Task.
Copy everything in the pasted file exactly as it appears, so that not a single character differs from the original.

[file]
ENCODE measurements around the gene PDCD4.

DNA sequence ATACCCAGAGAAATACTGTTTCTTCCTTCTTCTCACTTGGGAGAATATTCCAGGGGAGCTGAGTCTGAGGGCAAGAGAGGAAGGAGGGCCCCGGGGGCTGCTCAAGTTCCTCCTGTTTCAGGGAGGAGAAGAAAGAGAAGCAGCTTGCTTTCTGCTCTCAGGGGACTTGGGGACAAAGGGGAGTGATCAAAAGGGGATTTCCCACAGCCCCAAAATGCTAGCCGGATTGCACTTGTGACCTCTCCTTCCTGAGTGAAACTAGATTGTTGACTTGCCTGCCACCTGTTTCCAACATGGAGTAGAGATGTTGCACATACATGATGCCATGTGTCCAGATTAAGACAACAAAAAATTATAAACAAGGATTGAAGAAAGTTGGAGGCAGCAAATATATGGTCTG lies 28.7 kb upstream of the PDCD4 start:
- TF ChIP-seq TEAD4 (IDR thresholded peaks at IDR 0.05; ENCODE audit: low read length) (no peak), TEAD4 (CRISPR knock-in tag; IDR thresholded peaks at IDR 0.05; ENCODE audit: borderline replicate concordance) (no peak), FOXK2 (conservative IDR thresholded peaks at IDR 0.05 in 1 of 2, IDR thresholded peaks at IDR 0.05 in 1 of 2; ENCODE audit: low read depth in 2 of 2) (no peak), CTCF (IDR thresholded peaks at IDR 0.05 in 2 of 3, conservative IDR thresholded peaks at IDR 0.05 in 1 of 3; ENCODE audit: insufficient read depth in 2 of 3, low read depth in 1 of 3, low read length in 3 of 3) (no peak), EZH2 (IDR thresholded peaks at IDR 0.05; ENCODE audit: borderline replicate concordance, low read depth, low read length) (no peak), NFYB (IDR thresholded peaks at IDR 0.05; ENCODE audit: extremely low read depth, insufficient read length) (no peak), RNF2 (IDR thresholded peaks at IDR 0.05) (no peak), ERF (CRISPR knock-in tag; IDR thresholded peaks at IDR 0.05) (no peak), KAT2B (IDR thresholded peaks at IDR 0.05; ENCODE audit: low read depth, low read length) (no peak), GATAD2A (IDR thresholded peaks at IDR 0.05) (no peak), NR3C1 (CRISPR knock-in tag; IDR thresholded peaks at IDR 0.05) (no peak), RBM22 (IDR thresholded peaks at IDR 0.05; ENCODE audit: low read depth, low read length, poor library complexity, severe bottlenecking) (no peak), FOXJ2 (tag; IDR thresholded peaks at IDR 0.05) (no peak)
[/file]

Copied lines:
ENCODE measurements around the gene PDCD4.

DNA sequence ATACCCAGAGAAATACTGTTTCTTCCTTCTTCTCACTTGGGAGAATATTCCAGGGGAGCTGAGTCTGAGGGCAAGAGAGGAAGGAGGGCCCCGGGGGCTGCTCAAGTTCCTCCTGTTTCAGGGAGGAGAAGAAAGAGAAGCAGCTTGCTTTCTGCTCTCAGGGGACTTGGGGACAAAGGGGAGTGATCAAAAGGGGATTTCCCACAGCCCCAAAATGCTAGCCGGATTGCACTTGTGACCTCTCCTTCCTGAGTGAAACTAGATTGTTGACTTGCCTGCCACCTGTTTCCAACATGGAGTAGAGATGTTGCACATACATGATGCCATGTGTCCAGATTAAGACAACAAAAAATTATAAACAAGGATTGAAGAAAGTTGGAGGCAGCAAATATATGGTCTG lies 28.7 kb upstream of the PDCD4 start:
- TF ChIP-seq TEAD4 (IDR thresholded peaks at IDR 0.05; ENCODE audit: low read length) (no peak), TEAD4 (CRISPR knock-in tag; IDR thresholded peaks at IDR 0.05; ENCODE audit: borderline replicate concordance) (no peak), FOXK2 (conservative IDR thresholded peaks at IDR 0.05 in 1 of 2, IDR thresholded peaks at IDR 0.05 in 1 of 2; ENCODE audit: low read depth in 2 of 2) (no peak), CTCF (IDR thresholded peaks at IDR 0.05 in 2 of 3, conservative IDR thresholded peaks at IDR 0.05 in 1 of 3; ENCODE audit: insufficient read depth in 2 of 3, low read depth in 1 of 3, low read length in 3 of 3) (no peak), EZH2 (IDR thresholded peaks at IDR 0.05; ENCODE audit: borderline replicate concordance, low read depth, low read length) (no peak), NFYB (IDR thresholded peaks at IDR 0.05; ENCODE audit: extremely low read depth, insufficient read length) (no peak), RNF2 (IDR thresholded peaks at IDR 0.05) (no peak), ERF (CRISPR knock-in tag; IDR thresholded peaks at IDR 0.05) (no peak), KAT2B (IDR thresholded peaks at IDR 0.05; ENCODE audit: low read depth, low read length) (no peak), GATAD2A (IDR thresholded peaks at IDR 0.05) (no peak), NR3C1 (CRISPR knock-in tag; IDR thresholded peaks at IDR 0.05) (no peak), RBM22 (IDR thresholded peaks at IDR 0.05; ENCODE audit: low read depth, low read length, poor library complexity, severe bottlenecking) (no peak), FOXJ2 (tag; IDR thresholded peaks at IDR 0.05) (no peak)